People implicated in the violence of 1999 have also expressed their intention to return. The JRS team spoke with militia members who were willing to go back to East Timor and be arrested and tried for whatever they may have been involved in. However, these people were concerned over the fate of their wives and children if they were to return and be imprisoned. Several had practical concerns regarding shelter, food and employment prospects for their spouses and other dependent family members.  It appeared that it was only high level militia leaders who were still interested in spreading propaganda and keeping the refugees in West Timor.

JRS reported an increase in salaries and pensions for ex- TNI, POLRI, MILSAS and PNS since Megawati had become President of the Government of Indonesia. This is expected to impact heavily on this group’s decision to return.

Overwhelmingly, the JRS East Timor workers found that refugees were extremely concerned over the security situation in East Timor surrounding the election and how it might impact their lives in West Timor.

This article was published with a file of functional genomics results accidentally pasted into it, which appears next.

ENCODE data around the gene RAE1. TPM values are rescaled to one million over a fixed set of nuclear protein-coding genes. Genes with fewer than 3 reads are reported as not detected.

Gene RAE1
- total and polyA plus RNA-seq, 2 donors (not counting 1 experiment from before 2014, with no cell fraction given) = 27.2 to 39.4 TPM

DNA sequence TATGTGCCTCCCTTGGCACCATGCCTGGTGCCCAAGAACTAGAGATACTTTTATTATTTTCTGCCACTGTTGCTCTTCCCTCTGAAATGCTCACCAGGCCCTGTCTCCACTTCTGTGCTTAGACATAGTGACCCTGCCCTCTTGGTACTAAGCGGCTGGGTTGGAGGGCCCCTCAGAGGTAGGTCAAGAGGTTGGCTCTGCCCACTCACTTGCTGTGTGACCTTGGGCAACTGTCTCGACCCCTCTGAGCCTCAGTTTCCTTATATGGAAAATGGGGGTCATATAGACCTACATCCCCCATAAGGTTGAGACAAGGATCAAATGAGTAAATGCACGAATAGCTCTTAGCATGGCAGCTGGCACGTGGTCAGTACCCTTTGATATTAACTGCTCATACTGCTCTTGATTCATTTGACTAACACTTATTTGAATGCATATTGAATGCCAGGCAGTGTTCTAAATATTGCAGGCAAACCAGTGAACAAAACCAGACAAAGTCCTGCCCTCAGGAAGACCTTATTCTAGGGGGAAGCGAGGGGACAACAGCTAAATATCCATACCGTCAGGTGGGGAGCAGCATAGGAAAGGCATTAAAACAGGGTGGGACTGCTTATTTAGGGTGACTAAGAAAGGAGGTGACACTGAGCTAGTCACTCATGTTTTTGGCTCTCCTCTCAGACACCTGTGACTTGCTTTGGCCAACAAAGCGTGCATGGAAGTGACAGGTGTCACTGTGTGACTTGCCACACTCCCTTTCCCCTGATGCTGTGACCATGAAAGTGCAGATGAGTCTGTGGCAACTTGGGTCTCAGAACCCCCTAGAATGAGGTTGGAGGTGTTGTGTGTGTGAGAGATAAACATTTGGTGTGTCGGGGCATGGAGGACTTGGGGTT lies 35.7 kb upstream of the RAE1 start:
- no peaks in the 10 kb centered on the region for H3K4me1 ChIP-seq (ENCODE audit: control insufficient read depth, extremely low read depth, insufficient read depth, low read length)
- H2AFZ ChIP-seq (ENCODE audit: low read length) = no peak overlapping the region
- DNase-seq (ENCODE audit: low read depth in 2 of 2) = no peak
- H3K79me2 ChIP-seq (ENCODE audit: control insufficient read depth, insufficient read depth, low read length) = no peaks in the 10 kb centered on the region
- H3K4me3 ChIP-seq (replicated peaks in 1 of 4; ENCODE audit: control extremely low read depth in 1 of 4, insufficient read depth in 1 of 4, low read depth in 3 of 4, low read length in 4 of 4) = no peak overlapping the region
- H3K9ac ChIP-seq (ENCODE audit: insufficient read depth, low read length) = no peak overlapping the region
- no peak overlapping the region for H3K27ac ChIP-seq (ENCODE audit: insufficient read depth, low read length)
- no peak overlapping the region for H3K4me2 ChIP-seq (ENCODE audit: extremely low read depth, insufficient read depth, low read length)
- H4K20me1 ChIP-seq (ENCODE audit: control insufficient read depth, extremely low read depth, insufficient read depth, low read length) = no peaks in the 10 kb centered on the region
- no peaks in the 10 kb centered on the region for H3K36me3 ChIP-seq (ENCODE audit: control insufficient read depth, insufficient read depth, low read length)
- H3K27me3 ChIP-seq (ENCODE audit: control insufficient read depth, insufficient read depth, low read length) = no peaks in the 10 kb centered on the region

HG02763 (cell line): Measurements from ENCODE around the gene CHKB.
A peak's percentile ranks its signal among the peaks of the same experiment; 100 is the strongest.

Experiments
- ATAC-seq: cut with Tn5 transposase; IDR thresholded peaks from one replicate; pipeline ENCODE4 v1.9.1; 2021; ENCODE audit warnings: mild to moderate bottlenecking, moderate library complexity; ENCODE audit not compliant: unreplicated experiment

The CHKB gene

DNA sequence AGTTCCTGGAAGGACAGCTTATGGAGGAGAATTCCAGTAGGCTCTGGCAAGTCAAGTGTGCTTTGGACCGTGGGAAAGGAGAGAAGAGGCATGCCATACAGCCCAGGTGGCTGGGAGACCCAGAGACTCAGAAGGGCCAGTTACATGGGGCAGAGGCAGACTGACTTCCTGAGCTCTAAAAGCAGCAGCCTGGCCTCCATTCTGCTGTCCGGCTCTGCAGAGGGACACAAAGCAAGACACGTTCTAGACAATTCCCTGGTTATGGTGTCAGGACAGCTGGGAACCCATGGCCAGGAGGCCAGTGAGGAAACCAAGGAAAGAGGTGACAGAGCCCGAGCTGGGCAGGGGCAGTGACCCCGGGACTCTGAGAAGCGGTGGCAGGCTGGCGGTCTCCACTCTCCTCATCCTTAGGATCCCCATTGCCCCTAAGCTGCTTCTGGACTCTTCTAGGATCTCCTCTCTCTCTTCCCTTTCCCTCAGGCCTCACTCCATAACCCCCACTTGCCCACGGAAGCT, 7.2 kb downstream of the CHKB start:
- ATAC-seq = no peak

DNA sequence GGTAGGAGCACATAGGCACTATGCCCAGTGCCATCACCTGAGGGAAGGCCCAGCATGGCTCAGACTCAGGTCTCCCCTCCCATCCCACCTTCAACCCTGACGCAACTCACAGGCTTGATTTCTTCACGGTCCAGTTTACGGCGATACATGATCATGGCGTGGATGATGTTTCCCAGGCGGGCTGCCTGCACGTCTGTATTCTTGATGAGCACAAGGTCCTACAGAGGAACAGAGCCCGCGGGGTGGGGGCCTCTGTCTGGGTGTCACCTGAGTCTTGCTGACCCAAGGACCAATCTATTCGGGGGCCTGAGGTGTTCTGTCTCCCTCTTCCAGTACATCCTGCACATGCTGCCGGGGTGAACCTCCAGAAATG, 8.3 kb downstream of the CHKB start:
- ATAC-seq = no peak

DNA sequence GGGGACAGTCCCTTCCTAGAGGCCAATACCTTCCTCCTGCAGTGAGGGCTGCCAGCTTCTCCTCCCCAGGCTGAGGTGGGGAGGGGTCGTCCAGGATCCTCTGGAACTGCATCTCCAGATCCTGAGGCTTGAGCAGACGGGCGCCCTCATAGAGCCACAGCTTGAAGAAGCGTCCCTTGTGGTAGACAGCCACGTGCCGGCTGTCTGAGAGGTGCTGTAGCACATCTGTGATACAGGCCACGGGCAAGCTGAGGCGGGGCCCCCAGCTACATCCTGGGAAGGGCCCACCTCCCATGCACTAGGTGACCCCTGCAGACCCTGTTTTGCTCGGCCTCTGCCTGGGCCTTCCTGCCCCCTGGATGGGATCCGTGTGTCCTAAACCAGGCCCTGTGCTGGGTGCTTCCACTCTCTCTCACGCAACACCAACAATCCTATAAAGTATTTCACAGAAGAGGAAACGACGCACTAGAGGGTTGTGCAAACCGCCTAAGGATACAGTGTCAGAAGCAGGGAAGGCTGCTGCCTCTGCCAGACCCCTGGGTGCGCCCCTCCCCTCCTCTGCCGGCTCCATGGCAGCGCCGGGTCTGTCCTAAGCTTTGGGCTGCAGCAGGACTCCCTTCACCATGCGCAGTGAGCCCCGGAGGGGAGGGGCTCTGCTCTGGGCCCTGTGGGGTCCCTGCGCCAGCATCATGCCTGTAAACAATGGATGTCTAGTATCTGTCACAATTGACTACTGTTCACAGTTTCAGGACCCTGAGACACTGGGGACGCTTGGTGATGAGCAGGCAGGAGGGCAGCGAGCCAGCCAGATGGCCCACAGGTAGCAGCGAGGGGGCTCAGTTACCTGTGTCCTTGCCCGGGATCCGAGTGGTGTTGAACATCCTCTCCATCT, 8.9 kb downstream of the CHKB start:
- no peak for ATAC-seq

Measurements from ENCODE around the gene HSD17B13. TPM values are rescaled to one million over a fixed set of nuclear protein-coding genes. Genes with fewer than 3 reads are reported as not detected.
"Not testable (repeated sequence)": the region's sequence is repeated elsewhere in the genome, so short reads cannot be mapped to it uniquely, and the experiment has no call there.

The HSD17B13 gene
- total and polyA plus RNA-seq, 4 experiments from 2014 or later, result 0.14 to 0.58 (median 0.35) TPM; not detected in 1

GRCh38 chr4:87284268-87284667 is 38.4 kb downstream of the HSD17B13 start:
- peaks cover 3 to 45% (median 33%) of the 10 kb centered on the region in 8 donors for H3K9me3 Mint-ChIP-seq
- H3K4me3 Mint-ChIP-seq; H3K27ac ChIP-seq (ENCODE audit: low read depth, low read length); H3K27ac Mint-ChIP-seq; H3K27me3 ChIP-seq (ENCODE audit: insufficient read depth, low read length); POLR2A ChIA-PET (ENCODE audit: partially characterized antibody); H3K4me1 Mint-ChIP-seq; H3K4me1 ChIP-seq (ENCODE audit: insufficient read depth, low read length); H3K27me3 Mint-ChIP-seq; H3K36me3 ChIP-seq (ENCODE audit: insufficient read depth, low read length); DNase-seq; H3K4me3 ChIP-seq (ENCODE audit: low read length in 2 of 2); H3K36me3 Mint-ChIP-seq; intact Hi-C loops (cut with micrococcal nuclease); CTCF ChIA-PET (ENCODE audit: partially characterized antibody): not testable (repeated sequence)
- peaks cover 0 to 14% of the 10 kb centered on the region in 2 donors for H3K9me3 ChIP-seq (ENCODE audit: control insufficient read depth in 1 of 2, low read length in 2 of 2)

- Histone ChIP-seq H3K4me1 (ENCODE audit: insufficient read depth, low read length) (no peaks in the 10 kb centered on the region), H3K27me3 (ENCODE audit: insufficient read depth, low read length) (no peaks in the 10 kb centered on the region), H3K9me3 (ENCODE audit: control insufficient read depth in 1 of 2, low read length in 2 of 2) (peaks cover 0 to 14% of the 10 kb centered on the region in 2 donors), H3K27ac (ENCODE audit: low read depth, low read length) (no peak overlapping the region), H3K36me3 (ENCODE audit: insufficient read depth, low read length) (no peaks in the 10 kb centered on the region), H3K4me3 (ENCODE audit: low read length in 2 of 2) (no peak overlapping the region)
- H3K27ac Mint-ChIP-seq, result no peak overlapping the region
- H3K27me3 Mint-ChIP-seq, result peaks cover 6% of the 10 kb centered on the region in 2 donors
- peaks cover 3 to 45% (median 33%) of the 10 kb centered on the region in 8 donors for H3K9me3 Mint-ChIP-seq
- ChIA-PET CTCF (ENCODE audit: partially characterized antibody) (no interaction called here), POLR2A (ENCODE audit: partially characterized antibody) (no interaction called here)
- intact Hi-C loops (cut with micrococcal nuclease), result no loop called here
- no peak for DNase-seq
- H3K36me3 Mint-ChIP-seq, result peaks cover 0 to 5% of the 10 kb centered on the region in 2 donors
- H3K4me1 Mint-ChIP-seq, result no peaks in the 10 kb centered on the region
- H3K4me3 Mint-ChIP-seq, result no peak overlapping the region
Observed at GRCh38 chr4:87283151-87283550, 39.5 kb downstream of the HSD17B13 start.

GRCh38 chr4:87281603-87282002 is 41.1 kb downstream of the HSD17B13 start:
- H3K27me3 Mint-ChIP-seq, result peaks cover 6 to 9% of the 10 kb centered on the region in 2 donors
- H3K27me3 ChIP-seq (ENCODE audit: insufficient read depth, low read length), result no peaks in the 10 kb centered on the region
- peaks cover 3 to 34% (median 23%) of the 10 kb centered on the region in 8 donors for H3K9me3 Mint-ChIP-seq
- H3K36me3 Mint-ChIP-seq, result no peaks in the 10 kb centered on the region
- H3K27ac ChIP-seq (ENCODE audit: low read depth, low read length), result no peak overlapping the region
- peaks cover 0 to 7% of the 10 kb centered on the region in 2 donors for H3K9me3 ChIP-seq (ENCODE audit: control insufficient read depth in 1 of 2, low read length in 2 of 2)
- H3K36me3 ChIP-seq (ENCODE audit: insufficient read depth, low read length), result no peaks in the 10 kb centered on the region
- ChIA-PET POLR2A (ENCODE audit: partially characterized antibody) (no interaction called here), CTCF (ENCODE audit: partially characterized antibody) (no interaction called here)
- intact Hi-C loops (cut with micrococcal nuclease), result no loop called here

Most of the refugees who the JRS team members spoke with spontaneously questioned them for accurate information about the security situation in East Timor, health facilities, schooling, farming and the progress of development and restructuring in East Timor.

Meanwhile, although there seemed to be fewer complaints than previously about food and health, conditions in the camps remain poor. JRS reported increasing levels of refugee deaths especially amongst the very young and the elderly. On average children were succumbing to malaria while the elderly were being afflicted by cholera. They reported that they heard of refugee deaths almost every day they were visiting the camps around Betun and Atambua.

In terms of food, there were still inconsistencies between camps regarding regularity and amount of food being officially distributed. Some refugees had not received rice or money from the government for four months, while others were receiving regular food supplies from the government (12kg per person per month). Most refugees were growing their own food and were surviving on a subsistence of corn. JRS observed high levels of malnutrition in children with distended stomachs and very thin ankles and wrists.

http://www.jesref.org/alerts/tplates2.htm


Spanish / espanhol:
El Servicio Jesuita a Refugiados (JRS): Accompañar, Servir, Defender  Added Mar 24